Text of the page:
Healthy Movement vs. Toxic Fitness: How to Tell the Difference

If you spend any time in the fitness space—whether that’s following fitness influencers on social media, going to exercise classes, hitting the gym, or doing at-home workouts—you’ve probably heard phrases like these:

“No pain, no gain.”

“Sweat is just fat crying.”

“Pain is weakness leaving the body.”

“The only bad workout is the one that didn’t happen.”

Phrases like these are unfortunately pretty normal in our society, where diet culture tends to inform most people’s attitude toward exercise. But they’re also examples of toxic fitness.

Though it can be framed as “motivating,” the reality is that relating to fitness in such an aggressive and unyielding way can take a toll on your body and mind—I know from experience. For a long time, my fraught relationship with exercise led me to have poor physical health, including reproductive issues and amenorrhea (or loss of period), as well as mental and emotional issues, like panic attacks, crippling anxiety, and a disconnection to my true self.

Thankfully, there’s a much different, truly healthy way to relate to exercise. While there’s no official name for this life-supportive relationship to exercise, it’s commonly referred to as healthy movement or joyful movement (as a dietitian who works with clients on such relationships, I like to use the word “movement” as opposed to “exercise” to help differentiate it from more toxic forms of fitness). Today, we’ll explore toxic fitness and its consequences, and joyful movement and its benefits. You’ll also learn how to spot the differences between the two within both your internal and external worlds, and what to do if you’re struggling.

Defining healthy movement and toxic fitness

Healthy or joyful movement is about focusing on how your body feels as you move it, instead of how it looks, how many calories you’re burning, or how it will affect your body shape or size. It’s about moving in ways you enjoy and that enhance your well-being, and for reasons outside of appearance. When you engage in healthy movement, you might move to improve focus, feel empowered, connect with community, or other goals that have nothing to do with changing your body. In my experience personally and professionally, one of the game-changers of healthy movement is flexibility instead of rigidity. “When you have a healthy relationship with movement, skipping a workout feels easy and uncomplicated when life happens or an unplanned rest day is the better choice,” explains sports dietitian Lexi Moriarty, MS, RDN, CSSD.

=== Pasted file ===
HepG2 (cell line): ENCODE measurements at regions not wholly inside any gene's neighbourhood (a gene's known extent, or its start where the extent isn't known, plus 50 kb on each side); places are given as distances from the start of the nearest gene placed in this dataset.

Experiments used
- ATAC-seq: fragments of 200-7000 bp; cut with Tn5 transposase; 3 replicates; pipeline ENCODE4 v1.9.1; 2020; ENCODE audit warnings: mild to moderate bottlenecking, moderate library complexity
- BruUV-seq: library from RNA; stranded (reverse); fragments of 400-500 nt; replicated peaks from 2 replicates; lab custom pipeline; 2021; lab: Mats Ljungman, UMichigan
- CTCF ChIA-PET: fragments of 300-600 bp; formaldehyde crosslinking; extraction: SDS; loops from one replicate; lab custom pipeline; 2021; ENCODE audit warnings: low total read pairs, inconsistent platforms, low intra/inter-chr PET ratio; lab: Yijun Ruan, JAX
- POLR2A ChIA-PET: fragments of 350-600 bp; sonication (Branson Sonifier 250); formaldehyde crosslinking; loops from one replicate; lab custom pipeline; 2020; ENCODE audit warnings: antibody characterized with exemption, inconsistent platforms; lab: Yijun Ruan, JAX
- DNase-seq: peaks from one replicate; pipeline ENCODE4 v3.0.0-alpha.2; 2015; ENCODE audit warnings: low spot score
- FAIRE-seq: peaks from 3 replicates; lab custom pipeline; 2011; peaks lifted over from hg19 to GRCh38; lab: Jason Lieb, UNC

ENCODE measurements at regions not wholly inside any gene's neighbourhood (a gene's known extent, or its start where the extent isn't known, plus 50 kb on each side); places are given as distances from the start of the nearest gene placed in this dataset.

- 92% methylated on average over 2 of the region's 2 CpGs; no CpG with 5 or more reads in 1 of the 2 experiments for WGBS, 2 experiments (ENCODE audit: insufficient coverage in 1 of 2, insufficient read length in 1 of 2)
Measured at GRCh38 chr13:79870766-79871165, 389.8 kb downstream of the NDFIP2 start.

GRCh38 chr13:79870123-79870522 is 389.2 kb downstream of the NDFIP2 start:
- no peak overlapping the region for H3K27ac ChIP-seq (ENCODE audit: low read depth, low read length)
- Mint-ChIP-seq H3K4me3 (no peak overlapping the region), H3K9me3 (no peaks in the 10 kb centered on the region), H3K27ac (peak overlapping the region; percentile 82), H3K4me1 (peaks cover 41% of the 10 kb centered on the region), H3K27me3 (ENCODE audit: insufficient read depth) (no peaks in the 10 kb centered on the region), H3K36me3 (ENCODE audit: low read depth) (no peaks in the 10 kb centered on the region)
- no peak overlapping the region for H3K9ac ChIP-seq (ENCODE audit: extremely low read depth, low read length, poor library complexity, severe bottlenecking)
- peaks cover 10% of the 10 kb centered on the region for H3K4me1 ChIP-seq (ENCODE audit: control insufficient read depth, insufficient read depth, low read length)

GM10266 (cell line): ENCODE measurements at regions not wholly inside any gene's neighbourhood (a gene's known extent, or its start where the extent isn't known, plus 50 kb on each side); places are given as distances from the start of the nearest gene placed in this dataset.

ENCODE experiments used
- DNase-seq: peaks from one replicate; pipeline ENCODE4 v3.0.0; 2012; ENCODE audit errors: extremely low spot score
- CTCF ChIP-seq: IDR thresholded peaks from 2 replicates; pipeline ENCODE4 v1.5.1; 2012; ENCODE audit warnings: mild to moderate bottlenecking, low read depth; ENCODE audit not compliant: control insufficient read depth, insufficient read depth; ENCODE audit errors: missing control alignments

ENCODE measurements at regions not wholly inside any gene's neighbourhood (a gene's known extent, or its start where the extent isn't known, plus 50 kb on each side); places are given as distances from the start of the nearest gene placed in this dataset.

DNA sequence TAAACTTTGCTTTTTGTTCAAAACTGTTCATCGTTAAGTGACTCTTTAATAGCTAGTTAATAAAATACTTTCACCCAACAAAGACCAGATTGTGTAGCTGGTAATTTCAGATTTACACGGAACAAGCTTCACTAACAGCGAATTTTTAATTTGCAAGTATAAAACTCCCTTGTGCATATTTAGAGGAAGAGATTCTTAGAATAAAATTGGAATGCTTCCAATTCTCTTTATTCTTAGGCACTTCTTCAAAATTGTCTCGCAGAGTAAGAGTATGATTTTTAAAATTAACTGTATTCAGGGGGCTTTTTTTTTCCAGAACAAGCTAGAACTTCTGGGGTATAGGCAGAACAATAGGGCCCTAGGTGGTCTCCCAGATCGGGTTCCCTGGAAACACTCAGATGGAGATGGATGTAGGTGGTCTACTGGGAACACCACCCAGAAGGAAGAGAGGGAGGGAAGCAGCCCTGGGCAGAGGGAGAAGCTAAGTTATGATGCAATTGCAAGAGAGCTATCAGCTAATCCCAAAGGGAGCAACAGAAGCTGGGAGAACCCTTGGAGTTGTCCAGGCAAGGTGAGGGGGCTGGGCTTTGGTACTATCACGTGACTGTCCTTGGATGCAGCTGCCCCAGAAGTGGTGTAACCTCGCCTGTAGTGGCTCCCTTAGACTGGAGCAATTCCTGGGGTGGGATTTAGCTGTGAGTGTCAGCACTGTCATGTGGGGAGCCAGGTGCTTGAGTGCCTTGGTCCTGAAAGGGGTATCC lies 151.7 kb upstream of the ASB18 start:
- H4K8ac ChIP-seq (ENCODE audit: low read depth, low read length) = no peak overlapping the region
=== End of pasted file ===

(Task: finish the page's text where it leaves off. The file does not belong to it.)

Another important aspect of healthy movement is its respectful and intuitive approach to the body. “Healthy movement is something that can be adjusted and adapted for our needs,” says Maria Sylvester Terry, MS, RDN, LDN. “It's full of gray area and less about exercising ‘right’ or ‘wrong.’” In other words, it’s about being with and doing something for your body, instead of battling and disconnecting from it.

Toxic fitness is the exact opposite of healthy movement. In fact, the only commonality between the two is that they both involve moving your body. Terry describes toxic fitness as transactional, meaning that you must complete certain movement-related goals in order to deserve or “earn” something else in your life. “With a toxic fitness mindset, you might say, ‘I can't eat X until I walk Y number of steps,’ ‘I have to run X miles per week to eat Y number of calories per day,’ or ‘I can't go out to dinner tonight because I haven't exercised,’” she says. “It negates the benefits of movement and rest in general to fulfill an arbitrary expectation of what ‘counts’ as exercise.”

Toxic fitness also includes black-and-white thinking and an all-or-nothing mentality. According to Terry, someone trapped in these unhealthy thought patterns might set rigid standards for themselves, like, “burn X calories in a fitness class or it doesn't count, run all miles under a certain pace or else you didn't really try, and no days off.” She describes it as a “you-versus-you” mentality, which “may appear ‘committed’ on the outside but can erode your relationship with movement, food, and your body.”

Moriarty adds that if you’re an athlete or are training for an event, being intentional and consistent with training is typically necessary and normal. “However, ignoring an injury, training through significant illness, overtraining, going above and beyond your coaches’ recommendations, and underfueling your training should never be the case,” she explains. “Doing things like this often indicates a more unhelpful mindset around training or exercise.”

Benefits of healthy movement

Healthy movement can improve your holistic health and well-being in significant ways. A growing body of research shows that healthy movement—usually defined as two to three hours of moderate physical activity per week—has a host of different benefits. Specifically, studies show that this level of exercise can improve mental health conditions like anxiety and depression. Research also shows that healthy movement can help improve physical well-being, including balance and coordination, and help prevent or manage some diseases, like diabetes and heart disease. Another scientific review shows an association between healthy movement and improved cognitive functioning. “It’s important to note only a small amount of movement is required to experience these benefits,” says Equip lead dietitian Camilla Blanton, RD, CEDS. “This means that exercise does not have to be strenuous, structured, or take a long time to have benefits.”

And it’s not just the actual exercise that has benefits, it’s also the relationship to exercise that healthy movement fosters: one study found a link between women who relate healthfully to physical activity and better body image and self-esteem, when compared to those who have a more difficult relationship with exercise. Personally, I feel way more empowered and have a much better relationship to my body after replacing toxic fitness with healthy movement. Instead of being the only way I deal with hard emotions, movement is one of several emotional outlets. My flexible, functional, and joyful movement is one of many self-care practices that support my core life values, so I can be more fully myself. By trading toxic fitness for healthy movement, I freed myself from defining my identity through exercise and my body’s performance.